What is Creep?
Creep is a process of degradation observed in steels and other materials used for pressure equipment. Creep is one of the most complicated processes of degradation observed in pressure equipment.
The pressure vessel will expand when a pressure vessel is subjected to internal pressure and is made of a material that displays creep. If during expansion the internal pressure is kept constant, the load on the wall will increase. The thickness of the wall reduces simultaneously.
The result of these two simultaneous effects is that the vessel’s expansion is constantly accelerated until the thickness of the wall has decreased and the load has increased to such an extent that the material’s strength is no longer sufficient and the vessel fractures.
Creep is dependent on two parameters: temperature and time.
What damage does creep cause?
The primary impact is a steady and gradually deteriorating decrease in tensile strength. The creep mechanism leads the composition of the metal to flow leaving holes or voids in the matrix of the material. Therefore, structures under pressure can deform and then fail.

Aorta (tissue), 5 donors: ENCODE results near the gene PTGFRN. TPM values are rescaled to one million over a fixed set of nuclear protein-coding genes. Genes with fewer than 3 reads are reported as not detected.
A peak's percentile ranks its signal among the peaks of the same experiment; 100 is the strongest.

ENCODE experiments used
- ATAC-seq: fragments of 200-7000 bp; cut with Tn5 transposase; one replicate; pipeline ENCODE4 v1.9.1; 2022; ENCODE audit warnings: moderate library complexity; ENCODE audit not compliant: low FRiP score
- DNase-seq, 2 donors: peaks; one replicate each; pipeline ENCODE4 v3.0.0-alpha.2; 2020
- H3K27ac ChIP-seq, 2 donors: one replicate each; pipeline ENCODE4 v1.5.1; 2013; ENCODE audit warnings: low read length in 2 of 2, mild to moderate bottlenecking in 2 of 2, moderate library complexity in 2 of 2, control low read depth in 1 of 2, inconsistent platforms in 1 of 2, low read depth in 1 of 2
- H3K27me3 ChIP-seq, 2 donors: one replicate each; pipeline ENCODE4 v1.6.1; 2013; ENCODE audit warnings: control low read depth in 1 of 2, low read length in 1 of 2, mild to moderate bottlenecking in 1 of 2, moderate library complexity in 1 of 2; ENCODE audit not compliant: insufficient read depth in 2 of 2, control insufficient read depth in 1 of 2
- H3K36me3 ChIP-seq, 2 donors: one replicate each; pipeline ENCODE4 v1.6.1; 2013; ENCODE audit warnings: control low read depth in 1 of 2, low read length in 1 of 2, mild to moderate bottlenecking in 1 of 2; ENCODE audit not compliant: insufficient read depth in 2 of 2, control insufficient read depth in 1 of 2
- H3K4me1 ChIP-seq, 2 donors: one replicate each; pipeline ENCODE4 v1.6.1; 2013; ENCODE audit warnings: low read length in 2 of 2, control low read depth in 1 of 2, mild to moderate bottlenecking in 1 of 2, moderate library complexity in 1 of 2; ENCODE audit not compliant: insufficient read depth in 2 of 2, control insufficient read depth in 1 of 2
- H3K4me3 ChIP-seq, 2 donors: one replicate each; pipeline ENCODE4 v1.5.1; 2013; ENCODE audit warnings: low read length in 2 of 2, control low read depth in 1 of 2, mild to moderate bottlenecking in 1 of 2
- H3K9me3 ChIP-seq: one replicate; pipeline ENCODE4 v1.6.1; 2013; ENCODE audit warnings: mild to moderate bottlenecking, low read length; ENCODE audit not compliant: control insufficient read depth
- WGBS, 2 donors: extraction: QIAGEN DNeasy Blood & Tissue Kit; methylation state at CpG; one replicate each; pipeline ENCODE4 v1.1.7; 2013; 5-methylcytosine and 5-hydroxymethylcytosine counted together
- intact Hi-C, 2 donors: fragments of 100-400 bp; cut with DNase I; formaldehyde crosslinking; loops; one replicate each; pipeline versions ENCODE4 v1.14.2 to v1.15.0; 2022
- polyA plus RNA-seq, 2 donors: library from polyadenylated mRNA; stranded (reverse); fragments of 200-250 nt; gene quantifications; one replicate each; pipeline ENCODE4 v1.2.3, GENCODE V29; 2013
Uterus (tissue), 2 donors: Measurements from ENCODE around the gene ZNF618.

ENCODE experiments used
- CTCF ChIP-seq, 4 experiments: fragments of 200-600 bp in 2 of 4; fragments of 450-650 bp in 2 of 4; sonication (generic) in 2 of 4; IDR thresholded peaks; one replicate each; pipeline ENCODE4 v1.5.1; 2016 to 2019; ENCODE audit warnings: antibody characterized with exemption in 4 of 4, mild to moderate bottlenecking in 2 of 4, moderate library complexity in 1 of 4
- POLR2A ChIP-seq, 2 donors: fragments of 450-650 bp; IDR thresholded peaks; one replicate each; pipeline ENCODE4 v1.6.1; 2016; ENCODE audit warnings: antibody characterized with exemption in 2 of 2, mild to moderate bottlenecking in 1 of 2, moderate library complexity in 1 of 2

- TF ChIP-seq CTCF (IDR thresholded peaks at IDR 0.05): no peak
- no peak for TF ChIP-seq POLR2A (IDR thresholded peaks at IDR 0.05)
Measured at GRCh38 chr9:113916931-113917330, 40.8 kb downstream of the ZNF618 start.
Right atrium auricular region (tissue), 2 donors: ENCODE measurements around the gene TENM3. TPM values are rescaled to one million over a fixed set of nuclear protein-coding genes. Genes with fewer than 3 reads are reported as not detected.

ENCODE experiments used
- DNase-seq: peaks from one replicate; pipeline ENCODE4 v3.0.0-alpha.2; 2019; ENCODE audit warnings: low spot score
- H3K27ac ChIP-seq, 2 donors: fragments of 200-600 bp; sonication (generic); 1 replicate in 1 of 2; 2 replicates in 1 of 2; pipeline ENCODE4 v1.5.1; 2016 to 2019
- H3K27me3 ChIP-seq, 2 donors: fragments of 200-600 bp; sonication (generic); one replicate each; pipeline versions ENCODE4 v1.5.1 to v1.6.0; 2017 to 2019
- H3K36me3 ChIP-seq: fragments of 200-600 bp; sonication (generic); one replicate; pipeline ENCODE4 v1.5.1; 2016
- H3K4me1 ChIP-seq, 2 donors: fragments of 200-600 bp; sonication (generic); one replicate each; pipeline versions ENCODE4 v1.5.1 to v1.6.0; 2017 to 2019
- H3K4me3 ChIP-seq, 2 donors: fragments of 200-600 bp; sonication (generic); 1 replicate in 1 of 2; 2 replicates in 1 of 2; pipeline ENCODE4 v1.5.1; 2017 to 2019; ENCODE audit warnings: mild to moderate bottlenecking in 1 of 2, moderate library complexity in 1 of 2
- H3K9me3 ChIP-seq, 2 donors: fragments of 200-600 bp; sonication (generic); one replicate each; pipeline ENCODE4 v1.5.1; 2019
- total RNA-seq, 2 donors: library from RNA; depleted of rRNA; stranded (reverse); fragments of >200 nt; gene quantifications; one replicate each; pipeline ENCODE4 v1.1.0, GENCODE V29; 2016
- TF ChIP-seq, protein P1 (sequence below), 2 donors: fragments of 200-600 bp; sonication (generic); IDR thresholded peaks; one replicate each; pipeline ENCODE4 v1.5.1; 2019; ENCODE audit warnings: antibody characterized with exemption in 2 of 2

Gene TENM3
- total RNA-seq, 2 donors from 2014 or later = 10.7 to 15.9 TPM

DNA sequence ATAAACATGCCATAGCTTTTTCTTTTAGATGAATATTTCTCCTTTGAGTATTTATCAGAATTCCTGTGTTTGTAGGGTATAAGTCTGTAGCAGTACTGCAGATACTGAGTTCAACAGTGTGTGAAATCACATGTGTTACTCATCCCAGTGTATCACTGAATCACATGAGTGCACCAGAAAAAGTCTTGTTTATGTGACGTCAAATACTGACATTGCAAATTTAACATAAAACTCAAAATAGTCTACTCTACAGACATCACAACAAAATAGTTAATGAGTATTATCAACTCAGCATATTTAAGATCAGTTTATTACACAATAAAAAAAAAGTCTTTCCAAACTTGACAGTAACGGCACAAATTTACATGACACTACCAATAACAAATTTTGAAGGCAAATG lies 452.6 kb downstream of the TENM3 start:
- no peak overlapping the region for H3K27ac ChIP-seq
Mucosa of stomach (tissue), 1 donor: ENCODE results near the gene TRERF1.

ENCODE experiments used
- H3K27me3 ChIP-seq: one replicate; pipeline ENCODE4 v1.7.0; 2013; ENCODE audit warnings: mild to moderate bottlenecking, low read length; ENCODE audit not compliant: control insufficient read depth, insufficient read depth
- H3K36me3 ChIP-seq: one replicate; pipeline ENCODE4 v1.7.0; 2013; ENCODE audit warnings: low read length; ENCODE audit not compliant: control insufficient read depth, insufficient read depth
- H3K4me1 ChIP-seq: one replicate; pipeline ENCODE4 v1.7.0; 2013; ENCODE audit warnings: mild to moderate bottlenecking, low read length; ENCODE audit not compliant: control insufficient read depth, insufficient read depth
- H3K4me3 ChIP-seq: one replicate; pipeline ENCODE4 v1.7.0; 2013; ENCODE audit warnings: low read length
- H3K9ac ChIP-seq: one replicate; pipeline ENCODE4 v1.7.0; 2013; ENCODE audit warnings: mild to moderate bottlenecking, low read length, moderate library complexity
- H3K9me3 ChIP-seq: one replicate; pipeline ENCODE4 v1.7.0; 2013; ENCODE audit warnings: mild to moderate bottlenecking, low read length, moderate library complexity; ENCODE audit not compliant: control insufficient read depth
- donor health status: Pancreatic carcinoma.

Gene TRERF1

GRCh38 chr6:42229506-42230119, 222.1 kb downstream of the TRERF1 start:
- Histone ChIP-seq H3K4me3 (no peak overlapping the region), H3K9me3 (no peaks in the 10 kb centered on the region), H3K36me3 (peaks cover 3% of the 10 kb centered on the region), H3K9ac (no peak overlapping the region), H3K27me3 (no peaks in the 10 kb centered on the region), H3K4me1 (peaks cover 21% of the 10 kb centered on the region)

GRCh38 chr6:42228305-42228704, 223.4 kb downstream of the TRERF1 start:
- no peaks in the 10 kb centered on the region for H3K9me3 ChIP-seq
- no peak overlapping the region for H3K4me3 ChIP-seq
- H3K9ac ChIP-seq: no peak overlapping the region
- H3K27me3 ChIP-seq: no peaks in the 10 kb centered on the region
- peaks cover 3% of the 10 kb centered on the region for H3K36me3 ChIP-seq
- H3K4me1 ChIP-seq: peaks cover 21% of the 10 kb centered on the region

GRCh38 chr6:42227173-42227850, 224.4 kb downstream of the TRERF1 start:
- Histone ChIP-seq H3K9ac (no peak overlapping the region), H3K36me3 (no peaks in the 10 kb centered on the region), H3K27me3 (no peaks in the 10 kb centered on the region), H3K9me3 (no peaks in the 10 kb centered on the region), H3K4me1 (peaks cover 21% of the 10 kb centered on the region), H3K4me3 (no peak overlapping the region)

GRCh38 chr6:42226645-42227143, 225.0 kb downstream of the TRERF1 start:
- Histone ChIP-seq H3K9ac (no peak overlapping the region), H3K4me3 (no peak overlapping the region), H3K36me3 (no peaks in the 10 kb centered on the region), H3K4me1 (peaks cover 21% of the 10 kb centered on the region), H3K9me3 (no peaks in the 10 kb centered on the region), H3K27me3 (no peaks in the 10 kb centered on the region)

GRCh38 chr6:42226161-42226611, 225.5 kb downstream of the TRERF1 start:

How is creep detected?
Deformation is recorded at specified time intervals and a creep versus time diagram is plotted. The slope of the curve at any point is the creep rate.
A sample is deformed to determine the stress relaxation of
Using metallographic replication (often simply termed a ‘replica’).
This is a non-destructive method that allows a visual examination of the grain structure of the material to search for the vacuum that is proof of creep harm. The method includes:
- Preparation of the metal surface by mechanical
cleaning / millingand chemical etching
- bond a special plastic tape to the surface and allow the adhesive to cure
- Remove the tape and transfer the metal surface replica to the tape
- Examine the replica under low magnification and compare with reference microstructure pictures.